Nanotechnology Allows Study of Hummingbird Behavior
Nanotechnology Allows Study of Hummingbird Behavior
Those who feed hummingbirds know how aggressive these birds can be—and how they sometimes earn the label of “bullies.” But this might be a human-caused behavior. In the wild, hummingbirds do not tend to interact much with each other. Where feeders are present, interaction increases, and so does aggression.

Researchers at the University of California, Davis, attached passive integrated transponder, or PIT, tags to the legs of 230 Allen’s and Anna’s hummingbirds, and recorded their visits to feeders equipped with radio-frequency identification, or RFID, transceivers. This gave researchers around-the-clock information about how often individual hummingbirds visited the feeders and how long they stayed there. The purpose was to study how hummingbirds interact with each other at feeders, as well as to reveal potential disease transmission that could occur from such interactions.

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Out There with the Birds #48: Back in My Own Backyard
Ben gives LeBron-like advice for buying binoculars for kids or beginning birders, explains the visual difference between roof- and Porro-prism binoculars, and updates us on his last backyard bird sighting: a red-breasted nuthatch. Bill talks about a rusty blackbird encounter and how to tell rusties from common grackles. Then the boys welcome Clay Taylor from Swarovski Optik to talk about his amazing backyard in Corpus Christi, Texas, which has become a magnet for birds and butterflies migrating along the Gulf Coast.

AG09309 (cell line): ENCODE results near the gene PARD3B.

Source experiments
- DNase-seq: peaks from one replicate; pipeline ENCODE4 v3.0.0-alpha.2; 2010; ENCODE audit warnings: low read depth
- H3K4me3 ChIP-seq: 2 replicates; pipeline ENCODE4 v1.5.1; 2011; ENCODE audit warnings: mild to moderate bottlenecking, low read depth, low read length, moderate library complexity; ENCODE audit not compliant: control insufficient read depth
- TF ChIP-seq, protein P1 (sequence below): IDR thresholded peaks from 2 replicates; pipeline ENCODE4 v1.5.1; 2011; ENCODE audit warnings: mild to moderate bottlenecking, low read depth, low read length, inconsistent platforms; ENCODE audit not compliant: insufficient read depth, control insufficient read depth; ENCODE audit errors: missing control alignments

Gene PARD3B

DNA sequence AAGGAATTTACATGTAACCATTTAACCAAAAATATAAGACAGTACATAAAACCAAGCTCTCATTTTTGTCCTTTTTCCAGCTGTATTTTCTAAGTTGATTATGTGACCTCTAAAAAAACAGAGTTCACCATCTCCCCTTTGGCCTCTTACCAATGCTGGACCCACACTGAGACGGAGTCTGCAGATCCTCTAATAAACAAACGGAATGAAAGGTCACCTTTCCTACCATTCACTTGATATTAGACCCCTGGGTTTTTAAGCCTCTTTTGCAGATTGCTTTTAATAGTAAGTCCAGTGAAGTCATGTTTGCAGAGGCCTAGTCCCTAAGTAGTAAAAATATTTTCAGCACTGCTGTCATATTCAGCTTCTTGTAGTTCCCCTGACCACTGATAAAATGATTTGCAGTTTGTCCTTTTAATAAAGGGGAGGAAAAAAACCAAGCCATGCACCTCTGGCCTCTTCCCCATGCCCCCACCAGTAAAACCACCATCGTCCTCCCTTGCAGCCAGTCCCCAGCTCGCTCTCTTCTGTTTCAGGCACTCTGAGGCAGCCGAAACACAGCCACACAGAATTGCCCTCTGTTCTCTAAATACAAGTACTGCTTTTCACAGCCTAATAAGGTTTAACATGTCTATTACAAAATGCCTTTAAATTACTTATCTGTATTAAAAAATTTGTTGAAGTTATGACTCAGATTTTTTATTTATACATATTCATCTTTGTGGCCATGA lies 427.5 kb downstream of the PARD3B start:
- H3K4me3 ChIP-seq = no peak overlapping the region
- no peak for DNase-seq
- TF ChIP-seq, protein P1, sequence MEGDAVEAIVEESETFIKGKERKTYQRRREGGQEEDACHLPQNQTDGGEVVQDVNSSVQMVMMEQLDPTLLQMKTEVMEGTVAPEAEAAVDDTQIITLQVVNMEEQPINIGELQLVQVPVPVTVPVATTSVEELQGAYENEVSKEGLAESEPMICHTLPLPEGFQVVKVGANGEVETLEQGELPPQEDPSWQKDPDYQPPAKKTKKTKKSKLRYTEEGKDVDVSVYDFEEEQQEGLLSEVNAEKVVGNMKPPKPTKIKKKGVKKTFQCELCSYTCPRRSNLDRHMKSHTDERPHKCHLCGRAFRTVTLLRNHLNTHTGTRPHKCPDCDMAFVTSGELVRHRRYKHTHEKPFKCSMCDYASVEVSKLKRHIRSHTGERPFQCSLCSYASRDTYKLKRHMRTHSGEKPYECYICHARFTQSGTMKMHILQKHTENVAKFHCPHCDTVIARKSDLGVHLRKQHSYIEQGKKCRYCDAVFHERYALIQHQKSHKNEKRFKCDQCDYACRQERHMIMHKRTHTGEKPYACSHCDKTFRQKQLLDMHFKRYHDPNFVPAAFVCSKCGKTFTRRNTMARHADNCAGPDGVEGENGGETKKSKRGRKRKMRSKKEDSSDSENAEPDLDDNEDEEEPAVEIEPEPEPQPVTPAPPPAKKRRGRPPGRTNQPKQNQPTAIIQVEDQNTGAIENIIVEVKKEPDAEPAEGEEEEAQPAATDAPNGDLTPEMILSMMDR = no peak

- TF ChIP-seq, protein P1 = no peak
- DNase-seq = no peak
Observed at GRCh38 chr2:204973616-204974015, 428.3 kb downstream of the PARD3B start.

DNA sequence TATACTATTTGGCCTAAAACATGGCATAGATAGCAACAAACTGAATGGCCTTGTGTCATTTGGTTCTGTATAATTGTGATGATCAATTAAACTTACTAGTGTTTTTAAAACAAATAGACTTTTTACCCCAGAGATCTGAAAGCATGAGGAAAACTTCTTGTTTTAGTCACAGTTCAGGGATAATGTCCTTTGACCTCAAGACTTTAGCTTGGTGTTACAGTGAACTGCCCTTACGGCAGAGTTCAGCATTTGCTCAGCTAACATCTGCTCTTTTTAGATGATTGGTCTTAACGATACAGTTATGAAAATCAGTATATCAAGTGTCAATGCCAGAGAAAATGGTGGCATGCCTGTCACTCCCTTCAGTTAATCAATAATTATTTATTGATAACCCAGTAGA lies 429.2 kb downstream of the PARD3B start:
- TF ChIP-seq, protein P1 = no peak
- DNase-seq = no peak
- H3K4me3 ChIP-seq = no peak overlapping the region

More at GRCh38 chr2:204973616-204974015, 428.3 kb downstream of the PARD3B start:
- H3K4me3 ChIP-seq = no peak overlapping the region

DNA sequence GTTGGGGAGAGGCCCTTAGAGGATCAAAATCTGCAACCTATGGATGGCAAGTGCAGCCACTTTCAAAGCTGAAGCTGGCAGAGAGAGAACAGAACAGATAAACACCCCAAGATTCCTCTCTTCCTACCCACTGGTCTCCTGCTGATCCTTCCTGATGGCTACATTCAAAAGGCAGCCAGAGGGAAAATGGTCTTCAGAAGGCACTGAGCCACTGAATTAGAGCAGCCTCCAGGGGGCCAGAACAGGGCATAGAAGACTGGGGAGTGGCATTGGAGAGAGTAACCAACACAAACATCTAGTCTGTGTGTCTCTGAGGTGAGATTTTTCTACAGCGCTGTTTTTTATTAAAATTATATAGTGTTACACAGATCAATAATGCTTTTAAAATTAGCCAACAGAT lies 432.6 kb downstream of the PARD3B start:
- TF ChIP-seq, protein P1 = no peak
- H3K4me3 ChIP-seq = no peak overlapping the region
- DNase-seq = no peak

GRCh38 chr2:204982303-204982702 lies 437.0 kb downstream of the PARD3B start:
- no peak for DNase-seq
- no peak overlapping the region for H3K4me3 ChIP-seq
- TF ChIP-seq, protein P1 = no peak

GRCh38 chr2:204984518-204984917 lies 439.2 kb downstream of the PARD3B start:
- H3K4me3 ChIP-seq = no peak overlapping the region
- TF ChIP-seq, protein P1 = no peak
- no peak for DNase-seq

This Birding Life Episode #87: Melissa Groo—Wildlife Biographer
Melissa Groo joins Bill to talk about her life and the late start she got to her amazing career as a "wildlife biographer." Though she is most famous for her captivating bird and wildlife photographs, Melissa strives to convey more than that, capturing the personality, soul, and essence of her subjects in hopes of inspiring empathy from humankind for the plight of the natural world.
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Watching Backyard Birds: February 2019
If you love backyard birds, then you should be reading Watching Backyard Birds. It's the ONLY North American magazine devoted exclusively to backyard birds and the people who watch and enjoy them. Created by the friendly staff at Bird Watcher's Digest, every issue of Watching Backyard Birds is full of engaging, entertaining, and enlightening content and images.
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Pine Siskin: Perfect Feeder Visitor
A streaky brown finch adorns the cover of this issue, a winter visitor from the north. Pine siskins are often overlooked at thistle feeders, but they are interesting little birds.
Top Ten Ways to Help Birds in Bad Weather
Birds have survived thousands of winters without human help, but we can make their lives easier during icy, frigid spells, and as a reward, draw them closer to us for better viewing. Find out ten simple ways to do this.
How Birds Stay Warm in Winter
Perhaps you’ve seen a great blue heron or ducks on ice or nearly frozen water. Why don’t they get frostbite? Find out the many adaptations birds have evolved to survive frigid temperatures.